Anto saidIsn't 'Pagan' a really general term?
Do people really believe in this sort of stuff or is it more just for fun?
It's a broad term that generally refers to any number of pre christian European religions. Some people dabble for fun, but for many others it's as significant and lifelong a devotion as any serious "mainstream" religion adherent's. My first boyfriend and his lesbian pals were all Wiccan and had their own circle. They considered themselves Pagans, but also considered those following Druidic, Shamanistic and any number of other systems equally Pagan and equally valid.
Taking off from GS' definition, paganism technically refers to any number of non-Abrahamic belief systems and, as a general term, could refer to everything from animist belief systems, Buddhism, Hinduism, Shinto, etc. In its common parlance in the US and in Europe, typically individuals who identify as pagan are members of reconstructive or syncretic belief systems based on pre-Christian and/or early European religious traditions.
To make things a little harrier, there's a further delineation between neo-pagans and reconstructionist beliefs. An example of the former would be adherents to Wicca and (arguably) neo-druidic groups; the latter would include individuals seeking to re-connect/recreate the religious traditions of early Europe/Levant such as members of Asatru/Theodism or members of Hellenismos.
As far as I've been able to discern the neo-pagan movement arose in two major strands: first during the romantic nationalist movements of the 19th century and, roughly around the same time, with the combined publications of the Theosophical movements and the Golden Dawn. During the first "surge" there was a renewed interest in "folkism" and many individuals took up practicing devotions to the deities of their ancestors - we see this most markedly in Germany with the reemergence of Wotanism and like beliefs and in Britain with neo-Celticism and Druidry.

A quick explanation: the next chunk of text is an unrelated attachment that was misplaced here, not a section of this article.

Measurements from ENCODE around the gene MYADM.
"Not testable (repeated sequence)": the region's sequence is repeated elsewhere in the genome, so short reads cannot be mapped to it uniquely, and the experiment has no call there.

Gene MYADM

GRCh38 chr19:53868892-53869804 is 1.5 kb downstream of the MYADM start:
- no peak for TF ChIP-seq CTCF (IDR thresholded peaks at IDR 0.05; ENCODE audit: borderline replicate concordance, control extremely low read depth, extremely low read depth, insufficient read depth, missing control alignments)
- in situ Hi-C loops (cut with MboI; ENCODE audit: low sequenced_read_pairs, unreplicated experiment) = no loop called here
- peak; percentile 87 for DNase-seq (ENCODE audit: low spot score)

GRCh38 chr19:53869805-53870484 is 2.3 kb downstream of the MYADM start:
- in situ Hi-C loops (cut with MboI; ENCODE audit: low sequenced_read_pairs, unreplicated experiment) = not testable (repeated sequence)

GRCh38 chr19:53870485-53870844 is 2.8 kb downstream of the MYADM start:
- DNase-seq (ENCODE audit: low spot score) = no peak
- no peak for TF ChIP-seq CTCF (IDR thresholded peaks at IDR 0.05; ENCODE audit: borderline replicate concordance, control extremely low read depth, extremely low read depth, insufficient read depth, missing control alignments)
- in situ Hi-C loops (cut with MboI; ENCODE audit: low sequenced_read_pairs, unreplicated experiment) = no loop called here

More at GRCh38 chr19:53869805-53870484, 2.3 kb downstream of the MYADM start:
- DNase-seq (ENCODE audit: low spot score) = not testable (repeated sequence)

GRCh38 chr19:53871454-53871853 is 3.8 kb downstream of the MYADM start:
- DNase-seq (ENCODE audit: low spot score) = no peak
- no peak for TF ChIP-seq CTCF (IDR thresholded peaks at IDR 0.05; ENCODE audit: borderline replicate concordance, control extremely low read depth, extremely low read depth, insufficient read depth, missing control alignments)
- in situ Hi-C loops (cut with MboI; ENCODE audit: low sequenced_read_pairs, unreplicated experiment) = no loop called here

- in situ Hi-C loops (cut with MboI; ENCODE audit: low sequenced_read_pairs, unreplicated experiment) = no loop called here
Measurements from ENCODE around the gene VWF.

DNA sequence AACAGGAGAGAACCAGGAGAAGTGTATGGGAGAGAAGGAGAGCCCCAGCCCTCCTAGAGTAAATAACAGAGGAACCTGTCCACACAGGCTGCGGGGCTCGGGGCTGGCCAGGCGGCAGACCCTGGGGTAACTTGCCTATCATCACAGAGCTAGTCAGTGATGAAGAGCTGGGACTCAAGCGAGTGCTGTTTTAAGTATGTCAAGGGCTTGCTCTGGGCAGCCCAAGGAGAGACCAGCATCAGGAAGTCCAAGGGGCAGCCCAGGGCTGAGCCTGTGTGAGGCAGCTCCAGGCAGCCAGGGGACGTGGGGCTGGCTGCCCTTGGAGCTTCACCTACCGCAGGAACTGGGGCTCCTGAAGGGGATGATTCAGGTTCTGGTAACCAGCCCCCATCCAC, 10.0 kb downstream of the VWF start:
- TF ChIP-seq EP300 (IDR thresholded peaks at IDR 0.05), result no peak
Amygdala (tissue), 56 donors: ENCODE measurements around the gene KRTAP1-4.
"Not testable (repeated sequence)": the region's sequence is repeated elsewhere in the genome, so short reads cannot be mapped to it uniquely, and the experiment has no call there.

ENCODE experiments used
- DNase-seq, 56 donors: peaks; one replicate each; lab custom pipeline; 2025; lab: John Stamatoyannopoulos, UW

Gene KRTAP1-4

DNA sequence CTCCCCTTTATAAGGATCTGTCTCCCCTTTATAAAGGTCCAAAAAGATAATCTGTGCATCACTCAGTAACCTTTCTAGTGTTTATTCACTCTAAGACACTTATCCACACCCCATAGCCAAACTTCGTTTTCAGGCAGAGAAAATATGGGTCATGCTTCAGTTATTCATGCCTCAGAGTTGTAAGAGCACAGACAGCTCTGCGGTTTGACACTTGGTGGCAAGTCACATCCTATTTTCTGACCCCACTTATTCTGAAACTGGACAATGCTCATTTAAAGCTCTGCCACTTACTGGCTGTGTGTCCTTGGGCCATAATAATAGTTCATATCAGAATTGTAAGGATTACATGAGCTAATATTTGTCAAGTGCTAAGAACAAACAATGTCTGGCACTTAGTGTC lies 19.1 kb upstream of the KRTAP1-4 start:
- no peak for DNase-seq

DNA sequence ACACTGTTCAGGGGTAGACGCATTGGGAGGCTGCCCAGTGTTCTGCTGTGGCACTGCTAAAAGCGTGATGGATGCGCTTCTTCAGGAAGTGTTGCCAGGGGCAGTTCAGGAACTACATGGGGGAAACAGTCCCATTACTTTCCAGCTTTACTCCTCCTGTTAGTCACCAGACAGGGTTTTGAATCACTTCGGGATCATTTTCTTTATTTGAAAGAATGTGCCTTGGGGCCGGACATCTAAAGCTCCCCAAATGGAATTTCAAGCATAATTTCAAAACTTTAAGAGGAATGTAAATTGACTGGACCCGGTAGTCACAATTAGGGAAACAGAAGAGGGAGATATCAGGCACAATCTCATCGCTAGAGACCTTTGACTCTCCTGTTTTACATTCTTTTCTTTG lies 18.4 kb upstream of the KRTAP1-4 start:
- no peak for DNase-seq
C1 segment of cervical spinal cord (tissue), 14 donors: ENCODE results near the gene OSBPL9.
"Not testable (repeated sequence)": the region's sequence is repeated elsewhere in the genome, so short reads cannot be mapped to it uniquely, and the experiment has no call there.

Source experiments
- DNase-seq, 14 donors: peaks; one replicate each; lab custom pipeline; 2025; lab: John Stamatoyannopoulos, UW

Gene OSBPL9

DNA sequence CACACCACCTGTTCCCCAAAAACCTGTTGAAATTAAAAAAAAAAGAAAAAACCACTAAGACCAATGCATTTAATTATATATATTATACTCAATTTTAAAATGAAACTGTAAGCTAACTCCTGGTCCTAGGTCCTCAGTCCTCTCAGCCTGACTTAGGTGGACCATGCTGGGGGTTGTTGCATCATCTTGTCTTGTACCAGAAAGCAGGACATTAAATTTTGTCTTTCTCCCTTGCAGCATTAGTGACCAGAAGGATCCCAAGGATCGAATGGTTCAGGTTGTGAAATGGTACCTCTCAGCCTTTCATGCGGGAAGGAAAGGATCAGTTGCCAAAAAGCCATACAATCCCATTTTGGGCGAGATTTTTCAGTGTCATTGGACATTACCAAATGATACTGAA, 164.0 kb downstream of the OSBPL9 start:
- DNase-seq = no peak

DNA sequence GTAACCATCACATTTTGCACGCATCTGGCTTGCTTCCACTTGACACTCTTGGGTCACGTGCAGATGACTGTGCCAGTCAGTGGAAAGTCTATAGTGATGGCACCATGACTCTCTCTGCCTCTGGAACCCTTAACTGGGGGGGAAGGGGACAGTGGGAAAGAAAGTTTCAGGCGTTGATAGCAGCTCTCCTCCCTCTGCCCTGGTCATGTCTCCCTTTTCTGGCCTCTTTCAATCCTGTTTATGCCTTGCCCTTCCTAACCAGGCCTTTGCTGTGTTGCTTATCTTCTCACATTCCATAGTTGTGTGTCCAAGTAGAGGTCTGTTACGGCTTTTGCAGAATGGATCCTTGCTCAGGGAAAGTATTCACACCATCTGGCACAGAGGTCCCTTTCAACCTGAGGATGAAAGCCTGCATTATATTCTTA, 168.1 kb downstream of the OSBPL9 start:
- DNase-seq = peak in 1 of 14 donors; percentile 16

The second "surge" would add a metaphysical bend to things and resulted in a more "magic(k)" based philosophy. In particular regards, Gerald Gardner created Wicca around the 1930's/'40s and, using the base materials from Margaret Murray's "witch-cult" hypothesis, LeLand's "Aradia", and his charter of initiation from Aleister Crowley, ended up publicly announcing Wicca in the 1950's as "the Worlds Oldest religion".
Myself, like Czarodziej, am an initiate and adherent to the religious tradition of Thelema which grew out of the philosophy of Aleister Crowley. In many ways Thelema/O.T.O. can be said to be the "parent" of the modern neopagan movement, although I personally do not identify it as such with the exception that it is non-Abrahamic in origin. In one way its much more like Buddhism and Taoism in that it can be said to represent a spiritual philosophy and actively draws upon many sources (e.g. yoga, meditation, comparative religious studies, psychology, sciences, etc.) in order to generate a wider range of understanding the human experience. In addition, I'm also ordained clergy in Ecclesia Gnostica Catholica - the Gnostic Catholic Church.